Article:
<img height="1" width="1" style="display:none" src="https://www.facebook.com/tr?id=690758617926394&amp;ev=PageView&amp;noscript=1">
Skip to content

Simple guide: Calculating payroll costs for your employees

Simple guide: Calculating payroll costs for your employees

Simple guide: Calculating payroll costs for your employees

You wouldn’t buy a new front door for your house without first measuring the size of the door frame to make sure it fits. Similarly, most accountants and bookkeepers would encourage you to calculate the annualized costs of paying each employee (and making sure you can afford them) before extending them a formal offer.

Fortunately, the process is pretty simple.

New Call-to-action

Calculating payroll for hourly employees

For hourly employees, the first thing you need to do is collect time records. Some companies use time sheets while others rely on time clocks to produce the time records required to submit payroll.

Usually, whoever supervises the hourly employee reviews the time records for each pay period and submits them to the bookkeeper or payroll processing company.

Once you have the time records in hand, then you can calculate payroll. For example, if a nonexempt employee works a standard 40-hour week, you would calculate gross pay like this...

40 hours worked x $14 per hour = $560

Let’s say that same employee worked 45 hours the following week. In that instance, you would calculate gross pay like this…

40 hours worked x $14 per hour = $560

5 overtime hours x $14 per hour x 1.5 overtime pay rate = $105

$560 regular pay + $105 overtime pay = $665 regular pay

If the employee isn’t exempt from the Fair Labor Standards Act (FLSA), overtime must be paid for any hours worked over 40 during a standard, seven-day work week.

Calculating payroll for salaried employees

Of course, you also need to calculate payroll for salaried employees. But this is even simpler. For a salaried employee, all you need to know is their base salary and the amount of pay periods in a year.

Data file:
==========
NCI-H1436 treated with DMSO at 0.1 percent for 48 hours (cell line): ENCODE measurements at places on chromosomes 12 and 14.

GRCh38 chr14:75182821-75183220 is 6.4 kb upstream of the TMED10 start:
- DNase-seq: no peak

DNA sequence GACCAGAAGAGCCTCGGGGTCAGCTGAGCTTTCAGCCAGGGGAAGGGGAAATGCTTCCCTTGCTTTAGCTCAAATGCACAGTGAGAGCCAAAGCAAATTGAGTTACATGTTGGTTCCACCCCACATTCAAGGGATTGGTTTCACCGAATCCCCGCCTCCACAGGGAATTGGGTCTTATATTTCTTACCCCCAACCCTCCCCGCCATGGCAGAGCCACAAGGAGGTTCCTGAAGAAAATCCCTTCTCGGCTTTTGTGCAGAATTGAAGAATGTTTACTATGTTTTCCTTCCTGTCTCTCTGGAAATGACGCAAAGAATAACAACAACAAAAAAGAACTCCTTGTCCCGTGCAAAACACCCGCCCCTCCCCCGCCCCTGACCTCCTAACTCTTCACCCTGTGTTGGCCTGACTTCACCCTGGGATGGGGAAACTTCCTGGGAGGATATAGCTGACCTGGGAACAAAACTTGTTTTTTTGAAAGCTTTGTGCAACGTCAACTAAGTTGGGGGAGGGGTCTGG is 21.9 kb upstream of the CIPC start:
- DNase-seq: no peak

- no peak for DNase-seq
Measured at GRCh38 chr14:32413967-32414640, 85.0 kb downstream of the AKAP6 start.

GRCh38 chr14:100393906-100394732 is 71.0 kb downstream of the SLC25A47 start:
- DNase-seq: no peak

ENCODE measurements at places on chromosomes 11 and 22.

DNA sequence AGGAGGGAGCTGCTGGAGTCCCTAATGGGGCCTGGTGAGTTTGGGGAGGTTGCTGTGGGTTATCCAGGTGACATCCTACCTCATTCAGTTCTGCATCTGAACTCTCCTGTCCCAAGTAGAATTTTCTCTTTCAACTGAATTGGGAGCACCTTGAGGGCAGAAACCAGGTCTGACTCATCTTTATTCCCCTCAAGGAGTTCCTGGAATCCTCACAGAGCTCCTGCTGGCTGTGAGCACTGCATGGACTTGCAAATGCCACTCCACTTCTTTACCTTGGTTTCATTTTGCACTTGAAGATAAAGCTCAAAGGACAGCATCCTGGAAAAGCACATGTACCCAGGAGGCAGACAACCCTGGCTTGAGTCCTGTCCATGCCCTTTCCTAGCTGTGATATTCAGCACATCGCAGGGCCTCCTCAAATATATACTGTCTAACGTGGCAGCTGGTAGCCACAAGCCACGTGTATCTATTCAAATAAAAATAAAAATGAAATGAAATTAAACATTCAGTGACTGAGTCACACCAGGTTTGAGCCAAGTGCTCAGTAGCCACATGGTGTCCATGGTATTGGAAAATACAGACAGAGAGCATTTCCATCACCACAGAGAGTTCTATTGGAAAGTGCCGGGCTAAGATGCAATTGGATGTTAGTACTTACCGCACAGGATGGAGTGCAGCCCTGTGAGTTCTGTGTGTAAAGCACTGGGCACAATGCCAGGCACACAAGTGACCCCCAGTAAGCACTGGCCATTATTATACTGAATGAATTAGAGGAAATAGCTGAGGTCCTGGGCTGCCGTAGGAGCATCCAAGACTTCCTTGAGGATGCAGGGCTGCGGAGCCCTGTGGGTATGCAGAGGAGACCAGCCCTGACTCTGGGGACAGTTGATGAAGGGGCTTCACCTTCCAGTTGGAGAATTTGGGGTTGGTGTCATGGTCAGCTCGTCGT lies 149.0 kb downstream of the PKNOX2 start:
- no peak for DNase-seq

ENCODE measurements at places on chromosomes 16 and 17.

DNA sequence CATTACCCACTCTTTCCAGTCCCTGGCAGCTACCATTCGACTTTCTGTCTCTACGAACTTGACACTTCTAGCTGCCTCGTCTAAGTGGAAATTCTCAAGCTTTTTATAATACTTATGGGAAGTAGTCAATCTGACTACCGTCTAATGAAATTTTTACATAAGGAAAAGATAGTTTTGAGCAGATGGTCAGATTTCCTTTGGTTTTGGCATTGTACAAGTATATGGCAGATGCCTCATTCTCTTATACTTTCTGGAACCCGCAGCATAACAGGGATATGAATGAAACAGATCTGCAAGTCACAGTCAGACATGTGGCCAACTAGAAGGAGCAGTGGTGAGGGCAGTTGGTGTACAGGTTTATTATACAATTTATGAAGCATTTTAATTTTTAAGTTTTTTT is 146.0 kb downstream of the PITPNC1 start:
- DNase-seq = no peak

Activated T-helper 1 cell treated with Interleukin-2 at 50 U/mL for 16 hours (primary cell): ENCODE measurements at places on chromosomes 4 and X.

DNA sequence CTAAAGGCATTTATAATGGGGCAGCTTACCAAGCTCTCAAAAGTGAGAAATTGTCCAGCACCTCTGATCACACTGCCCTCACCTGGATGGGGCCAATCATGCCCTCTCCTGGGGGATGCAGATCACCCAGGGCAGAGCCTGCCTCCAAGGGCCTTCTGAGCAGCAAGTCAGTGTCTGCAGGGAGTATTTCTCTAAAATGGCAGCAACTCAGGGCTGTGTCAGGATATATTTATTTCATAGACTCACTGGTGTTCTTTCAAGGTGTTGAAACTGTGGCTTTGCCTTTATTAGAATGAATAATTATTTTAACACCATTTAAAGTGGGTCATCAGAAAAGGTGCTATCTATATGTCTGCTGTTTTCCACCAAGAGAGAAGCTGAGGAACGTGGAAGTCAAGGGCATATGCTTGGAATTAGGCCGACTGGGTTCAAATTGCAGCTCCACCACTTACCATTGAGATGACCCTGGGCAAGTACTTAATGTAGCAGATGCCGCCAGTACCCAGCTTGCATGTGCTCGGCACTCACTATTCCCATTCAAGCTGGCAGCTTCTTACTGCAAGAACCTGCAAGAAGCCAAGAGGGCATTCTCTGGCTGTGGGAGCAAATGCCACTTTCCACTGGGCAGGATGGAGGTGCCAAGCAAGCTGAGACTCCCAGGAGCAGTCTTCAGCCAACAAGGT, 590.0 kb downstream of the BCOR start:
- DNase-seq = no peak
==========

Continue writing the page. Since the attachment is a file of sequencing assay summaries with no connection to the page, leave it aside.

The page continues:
If an employee has a base salary of $40,000 and gets paid twice monthly, their calculation would look like this.

$42,000 ÷ 24 pay periods = $1,750 gross pay per pay period

Remember: Many companies pay their employees biweekly, which is not the same as twice monthly. If you pay your employees biweekly, you’re actually paying them 26 times a year (52 weeks ÷ 2 = 26 pay periods).

Therefore, an employee with the same salary that’s paid biweekly would actually look like this…

$42,000 ÷ 26 pay periods = $1,615.38 gross pay per pay period

Employment taxes

You didn’t think you were finished, did you?

After hourly wages, salaries and/or bonuses are paid, you still owe taxes for each employee. They are as follows…

Social Security/FICA - Currently 6.2% on the first $90,000 of salary

Unemployment/FUTA - Currently 6.2% on $7,500 of salary

Medicare - Currently 1.45% with no salary cap

Workman’s compensation - Varies depending on the category of your employee, with clerical at about 0.3% of salary and manufacturing at about 7.5% of salary


Basic salary and employment taxes are a minimum. Benefits are offered at the discretion of the employer, but in most cases you’ll need to offer at least some benefits to attract and retain quality employees.

A typical benefit package for a $50,000 salaried employee include life insurance, health insurance and some dental coverage. Other benefits may include long-term disability insurance, dependent care assistance, tuition reimbursement and retirement plans (IRA, 401-K, etc.).

Putting it all together

With a robust benefits package, the total employee cost is somewhere between 25-40% of an employee’s salary. That would mean an employee with a $50,000 salary would actually cost the business somewhere between $62,500 and $70,000 to employ. 

For more information, or to ask a question, get in touch with us. We’d love to help you out!

New Call-to-action

Get Our Newsletter

Ready For a Move to the Country?

Talk to Sales